It's been a decade since London Elektricity stepped up to the mic to record the first installment if the Hospital Podcast! Fast forward through countless interviews, live recordings from Australian beaches, air-drum dancing, demo casts, rubber chickens, and of course, many Christmas specials, and you'll land down at number 300, which we want you to join us for!
On Wednesday 11th of May, London Elektricity will be presenting a very special live edition to celebrate the 300th episode of our multi-award winning podcast. We'll be setting up the decks at Work Bar in Angel with some very special guests.
I started Hooked On Tronix, my electronic music based podcast, in 2008. There were over 50 episodes of Hooked on Tronix posted on iTunes between the launch and 2010. This podcasts were a digital magazine, reviewing albums, music industry developments, as well as street art and other visual art forms.
At the time I launched Hooked on Tronix, I had a friend named Joe Shockley, who published a self-titled podcast. Joe and I often shared stories on the air, including details of online conversations between us regarding the content and process of our respective shows, Joe set a professional goal of publishing a podcast every week for a year, a total of 52 podcasts in twelve months. I was not as ambitious, personally publishing a podcast once, sometimes twice a month. Listening to Joe’s podcasts every week gave the subscriber an inside view into his personal life, including the birth of his first child and unexpected home repairs. This was before the popularity of reality TV. While my podcasts were produced originally in Garage Band and posted to my (now defunct) iWeb page, Joe and I grew together as technology evolved, Garage Band giving way to Logic Pro and iWeb going away turned into posting my content directly to iTunes. There was even a time when Joe recorded his content using a headset while he commuted to his day job. I remember one podcast, where while fighting through a head cold, Joe broadcast a breaking story about MacCleaner, which was a malware program targeting Mac users. He shared the story on his podcast, saving thousands of listeners the hassle of falling for the malicious software and the harm that downloading it brought to our systems. While Joe fell just short of his goal of 52 podcasts sue to family issues, let me tell you that it was a great learning experience for both of us, leaving me with a great respect for all people producing podcasts whose primary purpose is to share information that can help the listeners, as well as to share and spread music, the love of it and the experience of discovering it with the guidance of other music lovers in every genre. When we started, iTunes didn’t allow purchase of music from platforms outside the purchasers country code. Podcasting allowed us to hear music that we couldn’t have experienced otherwise.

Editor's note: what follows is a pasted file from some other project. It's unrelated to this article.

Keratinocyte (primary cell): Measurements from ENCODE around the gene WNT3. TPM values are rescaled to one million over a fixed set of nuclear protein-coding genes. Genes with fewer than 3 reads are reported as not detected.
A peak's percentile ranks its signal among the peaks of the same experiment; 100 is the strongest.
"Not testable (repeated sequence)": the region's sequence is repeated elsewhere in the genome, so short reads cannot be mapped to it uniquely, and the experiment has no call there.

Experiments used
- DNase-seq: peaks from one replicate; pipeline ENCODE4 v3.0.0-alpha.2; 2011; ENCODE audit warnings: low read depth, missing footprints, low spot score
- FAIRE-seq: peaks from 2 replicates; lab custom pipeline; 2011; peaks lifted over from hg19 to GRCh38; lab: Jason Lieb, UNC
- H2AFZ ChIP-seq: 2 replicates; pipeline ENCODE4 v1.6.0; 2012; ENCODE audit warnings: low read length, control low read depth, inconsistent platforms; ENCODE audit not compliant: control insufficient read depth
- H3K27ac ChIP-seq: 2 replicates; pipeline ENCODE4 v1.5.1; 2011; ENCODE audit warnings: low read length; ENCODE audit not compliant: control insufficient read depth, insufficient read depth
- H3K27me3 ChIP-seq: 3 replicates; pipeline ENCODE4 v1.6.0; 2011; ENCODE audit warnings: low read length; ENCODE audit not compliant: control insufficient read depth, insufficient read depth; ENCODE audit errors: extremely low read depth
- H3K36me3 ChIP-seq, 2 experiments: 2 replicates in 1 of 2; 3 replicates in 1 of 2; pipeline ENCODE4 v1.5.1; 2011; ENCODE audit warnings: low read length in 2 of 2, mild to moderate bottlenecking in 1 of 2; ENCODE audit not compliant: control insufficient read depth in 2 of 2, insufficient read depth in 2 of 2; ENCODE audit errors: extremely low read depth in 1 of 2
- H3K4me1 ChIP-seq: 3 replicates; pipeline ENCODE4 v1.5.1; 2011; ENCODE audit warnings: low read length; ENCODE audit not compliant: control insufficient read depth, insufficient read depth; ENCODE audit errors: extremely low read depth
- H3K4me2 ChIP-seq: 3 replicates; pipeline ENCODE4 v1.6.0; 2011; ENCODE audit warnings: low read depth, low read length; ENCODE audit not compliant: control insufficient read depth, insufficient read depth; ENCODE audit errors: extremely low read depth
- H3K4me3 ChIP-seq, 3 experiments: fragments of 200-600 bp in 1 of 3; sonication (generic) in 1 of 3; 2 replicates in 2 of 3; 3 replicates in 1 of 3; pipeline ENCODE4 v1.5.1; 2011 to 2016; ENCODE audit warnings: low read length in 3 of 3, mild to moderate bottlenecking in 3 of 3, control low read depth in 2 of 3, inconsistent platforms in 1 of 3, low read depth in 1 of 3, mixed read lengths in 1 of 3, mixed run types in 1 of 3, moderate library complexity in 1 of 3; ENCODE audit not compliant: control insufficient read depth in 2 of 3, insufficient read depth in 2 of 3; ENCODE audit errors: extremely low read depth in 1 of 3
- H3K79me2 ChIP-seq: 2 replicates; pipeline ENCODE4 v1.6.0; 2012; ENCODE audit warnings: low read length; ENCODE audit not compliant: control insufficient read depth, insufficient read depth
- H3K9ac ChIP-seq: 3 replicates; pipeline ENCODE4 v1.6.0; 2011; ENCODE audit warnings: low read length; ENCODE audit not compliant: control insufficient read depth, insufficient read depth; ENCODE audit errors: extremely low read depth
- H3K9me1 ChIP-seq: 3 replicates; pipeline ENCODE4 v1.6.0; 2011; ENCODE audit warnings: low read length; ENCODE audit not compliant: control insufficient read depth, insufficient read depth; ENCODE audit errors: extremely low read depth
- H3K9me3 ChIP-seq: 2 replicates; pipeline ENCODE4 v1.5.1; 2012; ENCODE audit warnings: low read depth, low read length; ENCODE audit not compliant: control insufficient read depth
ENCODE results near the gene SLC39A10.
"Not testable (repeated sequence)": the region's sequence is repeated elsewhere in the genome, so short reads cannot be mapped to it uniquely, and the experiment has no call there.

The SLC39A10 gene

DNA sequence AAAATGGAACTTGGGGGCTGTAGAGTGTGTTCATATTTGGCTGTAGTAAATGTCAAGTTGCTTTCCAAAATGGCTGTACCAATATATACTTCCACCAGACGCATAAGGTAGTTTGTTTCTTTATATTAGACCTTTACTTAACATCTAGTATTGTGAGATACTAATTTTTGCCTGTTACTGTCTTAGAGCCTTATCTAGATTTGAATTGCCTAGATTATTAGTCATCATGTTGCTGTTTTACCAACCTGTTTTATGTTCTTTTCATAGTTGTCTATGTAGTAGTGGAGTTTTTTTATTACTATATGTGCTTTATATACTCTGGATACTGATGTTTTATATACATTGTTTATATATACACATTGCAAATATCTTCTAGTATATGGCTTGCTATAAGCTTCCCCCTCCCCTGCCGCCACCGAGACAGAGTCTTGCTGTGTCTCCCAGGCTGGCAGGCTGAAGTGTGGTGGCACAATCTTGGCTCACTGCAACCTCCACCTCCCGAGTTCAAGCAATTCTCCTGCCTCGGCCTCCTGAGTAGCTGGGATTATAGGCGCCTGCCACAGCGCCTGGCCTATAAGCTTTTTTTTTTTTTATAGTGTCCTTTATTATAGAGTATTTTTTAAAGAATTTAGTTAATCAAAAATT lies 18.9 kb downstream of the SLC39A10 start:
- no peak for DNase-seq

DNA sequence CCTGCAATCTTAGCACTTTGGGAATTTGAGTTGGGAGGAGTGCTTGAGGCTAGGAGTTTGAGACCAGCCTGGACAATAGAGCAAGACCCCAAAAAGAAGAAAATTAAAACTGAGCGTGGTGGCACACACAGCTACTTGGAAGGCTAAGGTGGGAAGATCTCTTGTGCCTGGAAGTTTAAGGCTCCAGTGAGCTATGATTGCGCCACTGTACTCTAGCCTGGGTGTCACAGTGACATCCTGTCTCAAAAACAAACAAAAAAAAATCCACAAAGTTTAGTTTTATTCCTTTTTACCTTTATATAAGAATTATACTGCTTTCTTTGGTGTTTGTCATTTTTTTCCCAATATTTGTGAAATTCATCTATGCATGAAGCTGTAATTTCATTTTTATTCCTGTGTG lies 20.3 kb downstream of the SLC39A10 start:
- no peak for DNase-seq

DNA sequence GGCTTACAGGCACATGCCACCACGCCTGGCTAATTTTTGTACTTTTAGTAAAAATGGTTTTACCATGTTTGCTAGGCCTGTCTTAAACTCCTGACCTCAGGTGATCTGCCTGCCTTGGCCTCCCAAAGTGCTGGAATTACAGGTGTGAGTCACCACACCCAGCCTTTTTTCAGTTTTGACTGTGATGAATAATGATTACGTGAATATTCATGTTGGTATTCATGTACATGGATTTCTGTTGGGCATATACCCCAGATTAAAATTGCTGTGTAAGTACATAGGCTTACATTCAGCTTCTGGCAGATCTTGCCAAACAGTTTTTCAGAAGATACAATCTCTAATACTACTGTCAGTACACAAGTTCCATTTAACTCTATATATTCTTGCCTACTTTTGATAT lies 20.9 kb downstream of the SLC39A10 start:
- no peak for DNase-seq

Therefore, the feat of landing at podcast 300 for Hospital Records is quite a milestone. As a record label owner, with a large roster of artists, putting on a monthly podcast to promote those artists and their releases must be challenging at times. So, I say with great respect and admiration, well done to Tony Coleman. We all remember people like Alan Freedman, Dick Clark and Don Cornelius for bringing rock and roll and soul music from the roots to the mainstream for everyone to enjoy. The Hospital podcast has been almost single-handedly responsible for spreading the awareness and understanding of the Drum and Bass genre worldwide. Here are some notable highlights from the celebrated event…special guests included Netsky, who announced that he is taking his show on the road to America. On the heels of this third release, simply titled Three, Netsky announced his ambitious plan to take Drum and Bass to The United States, planning apparently to relocate to Los Angeles. By a stroke of pure coincidence, one of Hospital’s most exciting new artists, Ownglow, showed up at the celebration to promote his latest release. Two of his brand new songs were played at the event. First, Angels Sing, a song written on a train ride from San Diego to Los Angeles, followed by a song called Stress and Strain. In an interesting twist, while Netsky departs England for America, Ownglow left Flagstaff, Arizona at the age of 17 to relocate to London in order to be closer to the native sound of Drum and Bass. Featured on The Future Sound of America, Ownglow was asked what inspired him to become a Drum and Bass producer. His response was one song, one artist…Beautiful Lies by B-Complex. This act just smashed it at Brixton. Who says girls don’t rock?
If you missed the live stream, you can still view it by following the link. Here is a track list of the set:
Starting off with the first song ever played on a Hospital Records podcast, the set kicks off with Living with Beaker, the Total Science Remix. Then Fast Soul Music by London Elektricity. Kaleidoscope by Logistics. Real Mist, VIP Mix 2, by Danny Byrd. USKA by London Elektricity. Eyes on Me by Etherwood and Royalston. Next is Impossible to Say by London Elektricity, Etherwood Remix, debuted during this set. What the Future Holds, originally by S.P.Y., also an Etherwood remix, also a debut. Angels Sing and Stress and Strain, both by Ownglow. Karma by Vanguard Project. Light it Up by Hue Hardie. Tearing Me Apart by Hue Hardie. Work it Out and Rio by Netsky. Pjanoo by Eric Ardz, High Contrast Remix. Southeastern Dream by London Elektricity.
Also in attendance was Steve a/k/a BC, CEO of Spearhead Records. The event was held at The Work Bar in Angel, London.